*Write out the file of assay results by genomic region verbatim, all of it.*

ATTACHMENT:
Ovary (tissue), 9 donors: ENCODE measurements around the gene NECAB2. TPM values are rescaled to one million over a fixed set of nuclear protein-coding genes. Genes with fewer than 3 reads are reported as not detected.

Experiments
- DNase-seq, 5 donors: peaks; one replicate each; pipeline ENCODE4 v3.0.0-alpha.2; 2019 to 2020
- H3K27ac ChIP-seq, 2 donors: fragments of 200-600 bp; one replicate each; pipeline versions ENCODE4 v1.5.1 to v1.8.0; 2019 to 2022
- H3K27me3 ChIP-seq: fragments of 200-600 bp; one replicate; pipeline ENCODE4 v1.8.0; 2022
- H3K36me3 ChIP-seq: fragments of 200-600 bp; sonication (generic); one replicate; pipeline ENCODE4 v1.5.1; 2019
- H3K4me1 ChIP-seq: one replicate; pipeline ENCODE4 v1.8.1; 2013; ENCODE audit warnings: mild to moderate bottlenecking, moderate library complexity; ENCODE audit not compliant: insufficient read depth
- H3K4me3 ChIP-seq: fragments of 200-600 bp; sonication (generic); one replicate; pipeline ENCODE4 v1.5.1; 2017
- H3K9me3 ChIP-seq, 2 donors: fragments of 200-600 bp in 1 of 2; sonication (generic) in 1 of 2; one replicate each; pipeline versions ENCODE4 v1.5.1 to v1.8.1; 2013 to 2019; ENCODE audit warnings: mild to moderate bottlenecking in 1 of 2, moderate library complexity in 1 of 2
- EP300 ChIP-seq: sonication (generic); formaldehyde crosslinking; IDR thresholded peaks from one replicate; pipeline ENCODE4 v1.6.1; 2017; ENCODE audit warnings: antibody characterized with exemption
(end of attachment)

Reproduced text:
Ovary (tissue), 9 donors: ENCODE measurements around the gene NECAB2. TPM values are rescaled to one million over a fixed set of nuclear protein-coding genes. Genes with fewer than 3 reads are reported as not detected.

Experiments
- DNase-seq, 5 donors: peaks; one replicate each; pipeline ENCODE4 v3.0.0-alpha.2; 2019 to 2020
- H3K27ac ChIP-seq, 2 donors: fragments of 200-600 bp; one replicate each; pipeline versions ENCODE4 v1.5.1 to v1.8.0; 2019 to 2022
- H3K27me3 ChIP-seq: fragments of 200-600 bp; one replicate; pipeline ENCODE4 v1.8.0; 2022
- H3K36me3 ChIP-seq: fragments of 200-600 bp; sonication (generic); one replicate; pipeline ENCODE4 v1.5.1; 2019
- H3K4me1 ChIP-seq: one replicate; pipeline ENCODE4 v1.8.1; 2013; ENCODE audit warnings: mild to moderate bottlenecking, moderate library complexity; ENCODE audit not compliant: insufficient read depth
- H3K4me3 ChIP-seq: fragments of 200-600 bp; sonication (generic); one replicate; pipeline ENCODE4 v1.5.1; 2017
- H3K9me3 ChIP-seq, 2 donors: fragments of 200-600 bp in 1 of 2; sonication (generic) in 1 of 2; one replicate each; pipeline versions ENCODE4 v1.5.1 to v1.8.1; 2013 to 2019; ENCODE audit warnings: mild to moderate bottlenecking in 1 of 2, moderate library complexity in 1 of 2
- EP300 ChIP-seq: sonication (generic); formaldehyde crosslinking; IDR thresholded peaks from one replicate; pipeline ENCODE4 v1.6.1; 2017; ENCODE audit warnings: antibody characterized with exemption